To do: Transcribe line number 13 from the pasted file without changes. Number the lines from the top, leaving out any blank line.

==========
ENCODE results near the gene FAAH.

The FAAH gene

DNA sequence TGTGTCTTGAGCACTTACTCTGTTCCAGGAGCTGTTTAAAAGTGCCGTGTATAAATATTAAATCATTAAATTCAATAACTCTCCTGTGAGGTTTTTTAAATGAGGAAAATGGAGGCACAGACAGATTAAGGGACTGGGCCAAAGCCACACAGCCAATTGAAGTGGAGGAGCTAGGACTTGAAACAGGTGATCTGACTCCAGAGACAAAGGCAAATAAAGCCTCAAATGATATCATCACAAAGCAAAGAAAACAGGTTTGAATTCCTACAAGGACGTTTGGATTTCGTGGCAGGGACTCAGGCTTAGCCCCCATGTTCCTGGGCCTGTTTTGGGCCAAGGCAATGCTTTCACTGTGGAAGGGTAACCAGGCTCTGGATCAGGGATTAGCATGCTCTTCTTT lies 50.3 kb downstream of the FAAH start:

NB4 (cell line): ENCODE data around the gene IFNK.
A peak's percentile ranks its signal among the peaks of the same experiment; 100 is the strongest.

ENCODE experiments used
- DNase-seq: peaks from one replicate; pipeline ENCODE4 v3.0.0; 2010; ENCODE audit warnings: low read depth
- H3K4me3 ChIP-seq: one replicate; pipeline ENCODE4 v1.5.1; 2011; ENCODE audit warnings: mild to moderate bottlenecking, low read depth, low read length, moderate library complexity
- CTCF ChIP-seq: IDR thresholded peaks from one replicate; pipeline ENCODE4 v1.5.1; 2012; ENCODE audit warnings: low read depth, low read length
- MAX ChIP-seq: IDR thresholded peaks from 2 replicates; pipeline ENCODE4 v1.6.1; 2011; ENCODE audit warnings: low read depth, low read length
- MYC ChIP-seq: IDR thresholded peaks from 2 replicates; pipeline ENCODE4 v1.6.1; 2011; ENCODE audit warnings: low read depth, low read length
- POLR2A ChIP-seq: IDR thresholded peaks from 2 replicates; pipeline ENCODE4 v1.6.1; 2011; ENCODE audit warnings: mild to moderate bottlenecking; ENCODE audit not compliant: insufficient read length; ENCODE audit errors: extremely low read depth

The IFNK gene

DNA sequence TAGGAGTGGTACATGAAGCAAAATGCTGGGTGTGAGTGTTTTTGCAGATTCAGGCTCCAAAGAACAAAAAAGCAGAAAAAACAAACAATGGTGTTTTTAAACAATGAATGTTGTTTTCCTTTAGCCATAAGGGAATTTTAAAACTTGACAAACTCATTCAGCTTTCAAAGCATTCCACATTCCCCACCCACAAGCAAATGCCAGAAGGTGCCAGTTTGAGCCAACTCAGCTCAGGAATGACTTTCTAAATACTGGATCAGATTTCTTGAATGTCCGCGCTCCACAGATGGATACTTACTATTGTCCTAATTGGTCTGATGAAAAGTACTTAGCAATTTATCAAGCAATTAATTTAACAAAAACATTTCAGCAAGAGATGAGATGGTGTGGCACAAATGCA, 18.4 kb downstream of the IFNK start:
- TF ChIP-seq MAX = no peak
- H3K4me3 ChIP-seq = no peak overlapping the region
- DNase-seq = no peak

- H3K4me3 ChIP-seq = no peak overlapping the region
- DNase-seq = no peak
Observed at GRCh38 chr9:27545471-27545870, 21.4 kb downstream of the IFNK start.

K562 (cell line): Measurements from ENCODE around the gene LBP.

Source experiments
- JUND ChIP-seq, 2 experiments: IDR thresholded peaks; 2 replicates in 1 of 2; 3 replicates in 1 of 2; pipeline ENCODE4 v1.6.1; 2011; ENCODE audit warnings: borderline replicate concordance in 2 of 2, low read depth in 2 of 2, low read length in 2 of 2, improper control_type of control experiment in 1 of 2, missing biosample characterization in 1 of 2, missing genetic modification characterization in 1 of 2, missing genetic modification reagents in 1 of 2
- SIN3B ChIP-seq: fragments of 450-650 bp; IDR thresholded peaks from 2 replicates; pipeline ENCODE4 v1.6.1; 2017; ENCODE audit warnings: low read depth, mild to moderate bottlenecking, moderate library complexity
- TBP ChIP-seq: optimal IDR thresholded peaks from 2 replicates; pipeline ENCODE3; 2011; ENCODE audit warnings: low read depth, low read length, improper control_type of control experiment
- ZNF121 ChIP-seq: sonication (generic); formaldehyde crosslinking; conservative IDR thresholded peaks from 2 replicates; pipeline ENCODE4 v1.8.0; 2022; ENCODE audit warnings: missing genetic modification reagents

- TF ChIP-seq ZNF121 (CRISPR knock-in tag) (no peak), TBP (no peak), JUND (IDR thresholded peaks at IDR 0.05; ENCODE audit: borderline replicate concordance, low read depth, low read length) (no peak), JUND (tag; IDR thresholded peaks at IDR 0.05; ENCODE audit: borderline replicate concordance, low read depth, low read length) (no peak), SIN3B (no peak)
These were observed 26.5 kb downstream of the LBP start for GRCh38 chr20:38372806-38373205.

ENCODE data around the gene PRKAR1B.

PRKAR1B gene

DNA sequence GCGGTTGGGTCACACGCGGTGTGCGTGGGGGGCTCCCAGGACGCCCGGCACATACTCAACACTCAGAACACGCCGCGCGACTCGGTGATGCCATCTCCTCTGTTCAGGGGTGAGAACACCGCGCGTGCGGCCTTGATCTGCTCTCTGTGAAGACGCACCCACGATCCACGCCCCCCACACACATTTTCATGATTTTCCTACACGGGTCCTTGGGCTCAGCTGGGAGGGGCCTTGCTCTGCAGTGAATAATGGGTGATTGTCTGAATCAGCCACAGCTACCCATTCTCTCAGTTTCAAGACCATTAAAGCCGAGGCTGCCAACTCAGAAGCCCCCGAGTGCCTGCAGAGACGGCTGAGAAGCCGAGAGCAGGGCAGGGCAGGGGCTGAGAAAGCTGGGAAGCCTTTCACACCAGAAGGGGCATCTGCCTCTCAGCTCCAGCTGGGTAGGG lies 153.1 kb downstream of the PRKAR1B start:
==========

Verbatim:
The IFNK gene